Psychology ETDs

Publication Date

Summer 7-9-2021


Memory consolidation occurs during slow-wave sleep. This is a complex process that can be studied using electroencephalography (EEG) and modulated with brain stimulation. Previous studies have shown that transcranial alternating current stimulation (tACS) can be used to entrain or disrupt endogenous oscillations in cortical networks and can be used for the manipulation of consolidation processes during sleep. In this series of experiments, sleep-dependent memory consolidation was modulated using closed-loop tACS (CL-tACS to improve memory performance for three tasks: a verbal paired associates task (PAT), an interference paired associates task (iPAT), and a visual category learning task. EEG was collected during testing to investigate the neural response to stimulation. Results suggest that CL-tACS improved memory performance and reduced retroactive interference. The behavioral effects were also associated with features (event-related spectral perturbation; ERSP) in waking EEG. These results provide further evidence for a relationship between slow-wave oscillations and memory consolidation.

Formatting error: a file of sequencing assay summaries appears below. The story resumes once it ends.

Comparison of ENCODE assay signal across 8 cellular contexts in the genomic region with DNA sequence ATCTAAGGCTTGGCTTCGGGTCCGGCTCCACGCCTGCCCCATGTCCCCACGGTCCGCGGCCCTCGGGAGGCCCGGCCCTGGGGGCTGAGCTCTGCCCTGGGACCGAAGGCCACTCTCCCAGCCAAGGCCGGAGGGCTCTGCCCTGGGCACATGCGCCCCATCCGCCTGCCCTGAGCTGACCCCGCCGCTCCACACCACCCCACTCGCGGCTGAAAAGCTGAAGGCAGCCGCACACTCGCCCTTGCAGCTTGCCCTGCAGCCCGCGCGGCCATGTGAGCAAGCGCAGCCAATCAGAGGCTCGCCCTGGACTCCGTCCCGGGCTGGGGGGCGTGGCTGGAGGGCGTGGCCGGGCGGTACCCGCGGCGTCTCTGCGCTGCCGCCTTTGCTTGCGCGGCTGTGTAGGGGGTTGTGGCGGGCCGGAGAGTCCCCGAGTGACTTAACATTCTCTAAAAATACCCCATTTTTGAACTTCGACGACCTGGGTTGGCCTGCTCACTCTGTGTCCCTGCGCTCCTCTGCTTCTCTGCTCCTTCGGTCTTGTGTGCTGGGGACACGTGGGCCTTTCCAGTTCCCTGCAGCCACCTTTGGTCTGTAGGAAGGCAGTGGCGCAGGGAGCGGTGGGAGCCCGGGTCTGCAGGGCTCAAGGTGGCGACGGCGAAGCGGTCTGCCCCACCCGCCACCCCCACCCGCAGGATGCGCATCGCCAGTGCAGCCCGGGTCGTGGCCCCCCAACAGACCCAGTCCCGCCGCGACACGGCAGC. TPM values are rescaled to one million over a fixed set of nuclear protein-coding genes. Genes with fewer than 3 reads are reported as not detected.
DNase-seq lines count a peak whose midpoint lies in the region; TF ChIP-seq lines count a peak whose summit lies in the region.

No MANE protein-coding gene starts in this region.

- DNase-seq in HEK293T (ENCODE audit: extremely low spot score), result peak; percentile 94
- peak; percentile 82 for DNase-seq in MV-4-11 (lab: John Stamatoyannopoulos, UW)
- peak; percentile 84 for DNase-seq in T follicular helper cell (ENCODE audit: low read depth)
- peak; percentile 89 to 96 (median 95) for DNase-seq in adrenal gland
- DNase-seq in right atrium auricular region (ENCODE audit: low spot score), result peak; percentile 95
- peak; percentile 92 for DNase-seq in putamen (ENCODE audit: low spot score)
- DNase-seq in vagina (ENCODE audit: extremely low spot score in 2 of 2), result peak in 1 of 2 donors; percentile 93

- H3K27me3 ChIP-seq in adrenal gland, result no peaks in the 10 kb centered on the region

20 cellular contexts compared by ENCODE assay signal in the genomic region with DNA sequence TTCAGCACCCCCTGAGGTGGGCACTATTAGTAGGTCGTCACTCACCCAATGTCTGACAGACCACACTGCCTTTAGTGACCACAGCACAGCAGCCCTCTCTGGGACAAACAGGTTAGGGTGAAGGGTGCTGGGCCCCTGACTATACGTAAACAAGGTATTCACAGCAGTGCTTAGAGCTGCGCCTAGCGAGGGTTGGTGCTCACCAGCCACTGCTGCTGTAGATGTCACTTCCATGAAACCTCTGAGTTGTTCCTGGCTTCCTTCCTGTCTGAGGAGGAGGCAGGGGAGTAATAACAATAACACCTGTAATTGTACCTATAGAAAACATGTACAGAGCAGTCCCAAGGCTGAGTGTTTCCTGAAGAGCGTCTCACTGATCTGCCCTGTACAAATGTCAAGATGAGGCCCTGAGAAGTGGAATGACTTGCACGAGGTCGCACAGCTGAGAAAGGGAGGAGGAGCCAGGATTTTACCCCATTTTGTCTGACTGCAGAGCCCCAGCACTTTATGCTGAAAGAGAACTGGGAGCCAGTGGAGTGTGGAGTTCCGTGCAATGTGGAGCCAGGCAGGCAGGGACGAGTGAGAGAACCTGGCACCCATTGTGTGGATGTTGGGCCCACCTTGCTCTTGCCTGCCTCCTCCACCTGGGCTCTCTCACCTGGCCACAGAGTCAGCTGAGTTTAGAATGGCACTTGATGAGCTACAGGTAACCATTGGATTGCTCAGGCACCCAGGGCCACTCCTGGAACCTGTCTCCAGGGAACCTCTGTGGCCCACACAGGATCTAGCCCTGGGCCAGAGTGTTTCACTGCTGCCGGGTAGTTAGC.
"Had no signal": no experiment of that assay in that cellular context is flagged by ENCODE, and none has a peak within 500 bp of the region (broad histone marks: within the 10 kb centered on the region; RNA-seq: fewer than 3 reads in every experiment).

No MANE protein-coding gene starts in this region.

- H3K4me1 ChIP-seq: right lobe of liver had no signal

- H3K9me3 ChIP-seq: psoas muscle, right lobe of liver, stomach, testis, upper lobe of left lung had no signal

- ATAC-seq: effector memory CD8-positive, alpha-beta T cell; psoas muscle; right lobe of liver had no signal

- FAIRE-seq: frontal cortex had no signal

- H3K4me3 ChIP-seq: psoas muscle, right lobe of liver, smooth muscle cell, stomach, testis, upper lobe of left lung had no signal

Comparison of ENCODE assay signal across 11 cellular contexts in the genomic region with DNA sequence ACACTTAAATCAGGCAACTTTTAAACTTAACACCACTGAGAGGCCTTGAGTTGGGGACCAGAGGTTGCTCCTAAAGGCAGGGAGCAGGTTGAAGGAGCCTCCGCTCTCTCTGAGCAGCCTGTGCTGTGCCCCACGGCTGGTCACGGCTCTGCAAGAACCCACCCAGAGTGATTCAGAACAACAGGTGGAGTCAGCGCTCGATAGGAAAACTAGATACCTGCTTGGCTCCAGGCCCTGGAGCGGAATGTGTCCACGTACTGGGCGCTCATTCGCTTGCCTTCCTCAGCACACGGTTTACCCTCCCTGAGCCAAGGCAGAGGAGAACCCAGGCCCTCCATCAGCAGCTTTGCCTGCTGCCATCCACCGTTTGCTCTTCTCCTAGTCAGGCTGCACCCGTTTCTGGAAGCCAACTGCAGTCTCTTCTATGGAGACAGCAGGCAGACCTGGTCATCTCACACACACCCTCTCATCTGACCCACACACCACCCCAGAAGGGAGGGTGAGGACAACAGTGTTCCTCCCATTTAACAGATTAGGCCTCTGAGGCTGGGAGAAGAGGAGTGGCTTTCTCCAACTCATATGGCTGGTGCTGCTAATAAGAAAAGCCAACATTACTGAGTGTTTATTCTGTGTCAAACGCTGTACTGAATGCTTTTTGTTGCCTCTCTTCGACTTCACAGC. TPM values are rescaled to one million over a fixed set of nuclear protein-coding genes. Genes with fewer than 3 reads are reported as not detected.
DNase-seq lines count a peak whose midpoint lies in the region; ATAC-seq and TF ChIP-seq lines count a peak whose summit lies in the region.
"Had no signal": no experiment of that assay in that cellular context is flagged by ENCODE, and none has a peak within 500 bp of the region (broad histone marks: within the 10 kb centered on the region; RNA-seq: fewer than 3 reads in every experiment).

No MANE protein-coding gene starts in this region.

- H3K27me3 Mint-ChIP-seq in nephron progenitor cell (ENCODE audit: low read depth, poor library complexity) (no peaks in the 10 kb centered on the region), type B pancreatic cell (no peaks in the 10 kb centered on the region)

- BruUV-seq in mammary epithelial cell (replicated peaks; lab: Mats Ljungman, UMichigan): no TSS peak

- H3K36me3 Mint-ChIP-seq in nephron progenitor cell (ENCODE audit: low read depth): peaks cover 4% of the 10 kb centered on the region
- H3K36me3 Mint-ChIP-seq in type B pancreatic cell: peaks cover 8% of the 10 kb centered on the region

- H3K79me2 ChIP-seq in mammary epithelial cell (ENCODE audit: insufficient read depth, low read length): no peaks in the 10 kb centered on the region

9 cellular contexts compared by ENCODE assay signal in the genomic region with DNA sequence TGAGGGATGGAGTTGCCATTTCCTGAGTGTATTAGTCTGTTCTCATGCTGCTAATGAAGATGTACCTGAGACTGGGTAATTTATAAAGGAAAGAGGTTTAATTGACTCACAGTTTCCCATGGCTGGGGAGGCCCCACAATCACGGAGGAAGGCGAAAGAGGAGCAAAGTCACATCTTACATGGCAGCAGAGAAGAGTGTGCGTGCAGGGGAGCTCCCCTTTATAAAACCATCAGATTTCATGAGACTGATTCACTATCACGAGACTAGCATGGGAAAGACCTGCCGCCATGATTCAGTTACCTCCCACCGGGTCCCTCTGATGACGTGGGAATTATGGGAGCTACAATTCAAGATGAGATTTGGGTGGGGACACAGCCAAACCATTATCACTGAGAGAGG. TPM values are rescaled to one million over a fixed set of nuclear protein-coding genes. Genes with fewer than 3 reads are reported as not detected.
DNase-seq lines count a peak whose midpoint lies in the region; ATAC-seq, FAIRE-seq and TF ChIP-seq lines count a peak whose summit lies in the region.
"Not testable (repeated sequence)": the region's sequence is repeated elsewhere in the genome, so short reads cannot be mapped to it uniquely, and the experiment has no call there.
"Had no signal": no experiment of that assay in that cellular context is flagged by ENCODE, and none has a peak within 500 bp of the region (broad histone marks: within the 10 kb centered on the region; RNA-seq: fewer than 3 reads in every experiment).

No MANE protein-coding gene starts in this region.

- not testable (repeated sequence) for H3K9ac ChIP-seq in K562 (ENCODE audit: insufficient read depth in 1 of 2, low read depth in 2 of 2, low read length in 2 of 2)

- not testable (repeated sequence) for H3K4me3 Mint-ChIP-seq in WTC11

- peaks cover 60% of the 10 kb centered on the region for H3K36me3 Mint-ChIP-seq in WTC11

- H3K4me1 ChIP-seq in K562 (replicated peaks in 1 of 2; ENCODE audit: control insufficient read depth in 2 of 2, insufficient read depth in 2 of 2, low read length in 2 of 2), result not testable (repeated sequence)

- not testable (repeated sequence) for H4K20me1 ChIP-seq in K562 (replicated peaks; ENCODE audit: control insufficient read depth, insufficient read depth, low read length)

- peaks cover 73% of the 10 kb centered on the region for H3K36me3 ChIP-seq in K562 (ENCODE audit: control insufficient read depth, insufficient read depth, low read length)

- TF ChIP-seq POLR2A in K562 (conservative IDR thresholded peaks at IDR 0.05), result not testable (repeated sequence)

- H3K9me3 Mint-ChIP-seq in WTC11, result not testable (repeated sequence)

Degree Name


Level of Degree


Department Name


First Committee Member (Chair)

Dr. Vincent P. Clark

Second Committee Member

Dr. James F. Cavanagh

Third Committee Member

Dr. Robert Thoma

Fourth Committee Member

Dr. Davin Quinn




Sleep, tACS, Memory Consolidation, Sleep-Dependent Memory Consolidation, Brain Stimulation, Learning

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Included in

Psychology Commons